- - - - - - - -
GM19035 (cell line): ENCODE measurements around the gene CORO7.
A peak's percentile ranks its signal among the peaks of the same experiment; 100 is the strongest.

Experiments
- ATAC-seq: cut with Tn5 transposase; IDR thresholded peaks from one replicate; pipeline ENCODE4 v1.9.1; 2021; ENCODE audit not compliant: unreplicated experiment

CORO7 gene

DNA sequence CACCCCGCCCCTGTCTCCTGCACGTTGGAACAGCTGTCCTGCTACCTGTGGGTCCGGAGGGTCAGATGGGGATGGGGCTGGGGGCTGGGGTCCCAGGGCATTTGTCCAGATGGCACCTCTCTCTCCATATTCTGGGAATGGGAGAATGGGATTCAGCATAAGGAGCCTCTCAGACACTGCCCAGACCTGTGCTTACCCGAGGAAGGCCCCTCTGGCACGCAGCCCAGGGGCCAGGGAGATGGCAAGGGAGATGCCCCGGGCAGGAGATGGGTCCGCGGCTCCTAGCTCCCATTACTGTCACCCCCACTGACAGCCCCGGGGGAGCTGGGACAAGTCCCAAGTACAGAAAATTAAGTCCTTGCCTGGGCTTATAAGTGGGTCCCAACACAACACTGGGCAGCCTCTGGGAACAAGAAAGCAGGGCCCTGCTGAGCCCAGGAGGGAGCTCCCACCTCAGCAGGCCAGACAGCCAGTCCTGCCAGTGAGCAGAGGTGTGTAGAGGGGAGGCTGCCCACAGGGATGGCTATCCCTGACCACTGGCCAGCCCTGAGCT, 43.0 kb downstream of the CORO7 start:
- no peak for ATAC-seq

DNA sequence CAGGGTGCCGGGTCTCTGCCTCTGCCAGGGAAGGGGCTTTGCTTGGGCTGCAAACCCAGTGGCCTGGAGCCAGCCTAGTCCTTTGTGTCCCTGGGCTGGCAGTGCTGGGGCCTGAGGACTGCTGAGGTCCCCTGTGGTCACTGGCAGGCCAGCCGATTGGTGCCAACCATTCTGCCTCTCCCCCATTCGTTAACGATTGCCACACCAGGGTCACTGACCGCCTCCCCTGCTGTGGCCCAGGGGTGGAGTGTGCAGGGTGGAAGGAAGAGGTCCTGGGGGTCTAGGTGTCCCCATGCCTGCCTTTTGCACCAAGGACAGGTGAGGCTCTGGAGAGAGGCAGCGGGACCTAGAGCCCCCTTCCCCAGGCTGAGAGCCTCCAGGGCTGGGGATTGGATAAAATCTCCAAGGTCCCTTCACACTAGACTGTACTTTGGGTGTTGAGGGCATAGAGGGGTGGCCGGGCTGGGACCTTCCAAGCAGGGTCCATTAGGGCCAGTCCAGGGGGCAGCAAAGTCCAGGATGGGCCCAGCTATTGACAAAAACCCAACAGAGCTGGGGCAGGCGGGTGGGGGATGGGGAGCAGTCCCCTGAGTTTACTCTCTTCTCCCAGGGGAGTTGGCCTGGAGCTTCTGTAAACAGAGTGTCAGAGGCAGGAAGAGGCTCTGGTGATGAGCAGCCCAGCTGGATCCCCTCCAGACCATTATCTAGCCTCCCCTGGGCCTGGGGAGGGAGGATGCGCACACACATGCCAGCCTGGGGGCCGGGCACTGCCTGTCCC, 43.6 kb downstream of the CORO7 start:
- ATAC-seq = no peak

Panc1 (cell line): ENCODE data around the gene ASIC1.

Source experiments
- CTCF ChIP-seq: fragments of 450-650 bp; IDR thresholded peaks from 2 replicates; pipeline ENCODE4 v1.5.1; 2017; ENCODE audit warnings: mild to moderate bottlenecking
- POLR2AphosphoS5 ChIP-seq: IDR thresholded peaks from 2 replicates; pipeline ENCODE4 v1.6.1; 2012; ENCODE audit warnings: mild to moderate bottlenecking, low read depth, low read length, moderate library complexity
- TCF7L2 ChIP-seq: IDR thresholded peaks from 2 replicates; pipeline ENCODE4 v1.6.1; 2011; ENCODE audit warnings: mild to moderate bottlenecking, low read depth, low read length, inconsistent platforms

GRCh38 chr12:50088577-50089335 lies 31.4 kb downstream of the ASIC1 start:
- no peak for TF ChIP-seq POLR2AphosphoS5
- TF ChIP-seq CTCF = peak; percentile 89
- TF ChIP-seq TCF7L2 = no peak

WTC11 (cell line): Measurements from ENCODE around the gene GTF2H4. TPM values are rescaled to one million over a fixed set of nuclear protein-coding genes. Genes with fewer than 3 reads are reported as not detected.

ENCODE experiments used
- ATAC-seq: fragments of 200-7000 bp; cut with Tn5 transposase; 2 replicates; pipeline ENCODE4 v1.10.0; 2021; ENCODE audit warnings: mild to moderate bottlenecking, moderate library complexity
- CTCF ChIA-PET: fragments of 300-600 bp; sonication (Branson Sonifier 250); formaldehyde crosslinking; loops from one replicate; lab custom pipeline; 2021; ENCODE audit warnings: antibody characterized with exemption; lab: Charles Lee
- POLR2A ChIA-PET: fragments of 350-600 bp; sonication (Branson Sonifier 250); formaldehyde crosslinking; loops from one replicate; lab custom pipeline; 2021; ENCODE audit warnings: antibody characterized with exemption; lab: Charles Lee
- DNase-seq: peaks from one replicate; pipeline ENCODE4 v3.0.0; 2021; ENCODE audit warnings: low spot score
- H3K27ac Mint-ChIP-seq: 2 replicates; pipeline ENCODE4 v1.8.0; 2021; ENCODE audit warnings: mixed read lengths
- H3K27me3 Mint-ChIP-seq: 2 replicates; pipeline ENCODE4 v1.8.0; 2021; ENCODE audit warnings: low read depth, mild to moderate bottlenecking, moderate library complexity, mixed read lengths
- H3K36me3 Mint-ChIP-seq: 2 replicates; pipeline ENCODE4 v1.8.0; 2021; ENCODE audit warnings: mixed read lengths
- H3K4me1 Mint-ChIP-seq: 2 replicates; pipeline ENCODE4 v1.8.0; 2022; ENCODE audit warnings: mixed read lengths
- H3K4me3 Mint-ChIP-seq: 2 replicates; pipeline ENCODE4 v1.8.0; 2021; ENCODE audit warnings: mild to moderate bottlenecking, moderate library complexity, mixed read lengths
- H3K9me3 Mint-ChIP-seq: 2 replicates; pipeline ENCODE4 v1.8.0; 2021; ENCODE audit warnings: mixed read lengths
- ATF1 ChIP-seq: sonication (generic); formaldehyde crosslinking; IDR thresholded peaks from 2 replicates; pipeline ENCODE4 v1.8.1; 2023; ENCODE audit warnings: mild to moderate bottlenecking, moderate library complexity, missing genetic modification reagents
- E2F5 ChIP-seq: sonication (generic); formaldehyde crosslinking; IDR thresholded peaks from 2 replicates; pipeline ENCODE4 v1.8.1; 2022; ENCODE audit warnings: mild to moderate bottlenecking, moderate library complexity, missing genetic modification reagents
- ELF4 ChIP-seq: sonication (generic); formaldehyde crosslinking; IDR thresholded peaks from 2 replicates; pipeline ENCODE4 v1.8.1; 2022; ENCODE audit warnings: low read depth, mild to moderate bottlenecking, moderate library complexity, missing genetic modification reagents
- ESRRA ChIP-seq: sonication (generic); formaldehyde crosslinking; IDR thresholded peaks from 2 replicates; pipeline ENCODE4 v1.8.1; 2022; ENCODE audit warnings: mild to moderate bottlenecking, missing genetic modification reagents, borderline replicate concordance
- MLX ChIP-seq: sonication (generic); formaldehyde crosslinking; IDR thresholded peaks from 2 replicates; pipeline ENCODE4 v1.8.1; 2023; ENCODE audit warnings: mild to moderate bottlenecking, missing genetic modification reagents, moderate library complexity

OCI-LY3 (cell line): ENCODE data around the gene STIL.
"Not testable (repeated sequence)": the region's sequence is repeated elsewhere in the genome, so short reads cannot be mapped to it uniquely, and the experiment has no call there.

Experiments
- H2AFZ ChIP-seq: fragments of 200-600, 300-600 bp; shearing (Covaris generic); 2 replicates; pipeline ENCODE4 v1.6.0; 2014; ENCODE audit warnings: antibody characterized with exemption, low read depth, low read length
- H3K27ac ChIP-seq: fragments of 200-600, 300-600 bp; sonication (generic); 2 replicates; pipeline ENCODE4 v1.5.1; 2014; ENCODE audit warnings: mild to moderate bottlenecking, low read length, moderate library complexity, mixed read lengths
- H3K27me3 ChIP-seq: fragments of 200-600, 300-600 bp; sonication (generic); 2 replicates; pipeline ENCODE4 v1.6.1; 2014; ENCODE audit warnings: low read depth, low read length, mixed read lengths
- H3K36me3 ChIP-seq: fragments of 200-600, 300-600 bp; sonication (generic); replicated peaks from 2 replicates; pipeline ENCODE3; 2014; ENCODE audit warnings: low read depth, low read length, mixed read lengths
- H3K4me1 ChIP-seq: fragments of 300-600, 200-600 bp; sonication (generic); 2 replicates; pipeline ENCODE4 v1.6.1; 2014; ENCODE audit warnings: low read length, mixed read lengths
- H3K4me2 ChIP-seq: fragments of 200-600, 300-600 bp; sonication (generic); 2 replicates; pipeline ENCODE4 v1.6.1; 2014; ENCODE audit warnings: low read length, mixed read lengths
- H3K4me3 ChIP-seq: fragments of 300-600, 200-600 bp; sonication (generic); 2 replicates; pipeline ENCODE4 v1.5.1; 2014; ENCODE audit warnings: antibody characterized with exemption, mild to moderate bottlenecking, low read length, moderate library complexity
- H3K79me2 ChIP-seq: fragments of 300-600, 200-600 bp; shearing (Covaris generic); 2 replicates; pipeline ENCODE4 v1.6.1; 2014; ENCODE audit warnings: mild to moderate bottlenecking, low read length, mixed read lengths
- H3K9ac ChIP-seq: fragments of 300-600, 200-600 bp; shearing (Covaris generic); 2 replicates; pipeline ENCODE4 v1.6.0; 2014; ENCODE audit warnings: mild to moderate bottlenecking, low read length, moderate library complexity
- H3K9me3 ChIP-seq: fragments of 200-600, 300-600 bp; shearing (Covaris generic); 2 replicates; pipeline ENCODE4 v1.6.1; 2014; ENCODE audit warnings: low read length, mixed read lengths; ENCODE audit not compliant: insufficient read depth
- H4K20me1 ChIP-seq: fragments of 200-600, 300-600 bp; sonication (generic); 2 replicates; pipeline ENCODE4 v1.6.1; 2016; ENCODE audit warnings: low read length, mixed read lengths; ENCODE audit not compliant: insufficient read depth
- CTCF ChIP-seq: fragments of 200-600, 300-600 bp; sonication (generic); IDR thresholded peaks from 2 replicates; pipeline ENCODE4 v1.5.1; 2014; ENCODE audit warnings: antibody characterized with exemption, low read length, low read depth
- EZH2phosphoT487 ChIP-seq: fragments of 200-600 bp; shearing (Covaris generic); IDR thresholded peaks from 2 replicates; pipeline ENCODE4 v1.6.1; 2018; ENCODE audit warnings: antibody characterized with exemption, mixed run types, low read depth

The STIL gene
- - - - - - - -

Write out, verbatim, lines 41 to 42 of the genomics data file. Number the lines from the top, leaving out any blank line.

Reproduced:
- H3K27me3 ChIP-seq: fragments of 200-600, 300-600 bp; sonication (generic); 2 replicates; pipeline ENCODE4 v1.6.1; 2014; ENCODE audit warnings: low read depth, low read length, mixed read lengths
- H3K36me3 ChIP-seq: fragments of 200-600, 300-600 bp; sonication (generic); replicated peaks from 2 replicates; pipeline ENCODE3; 2014; ENCODE audit warnings: low read depth, low read length, mixed read lengths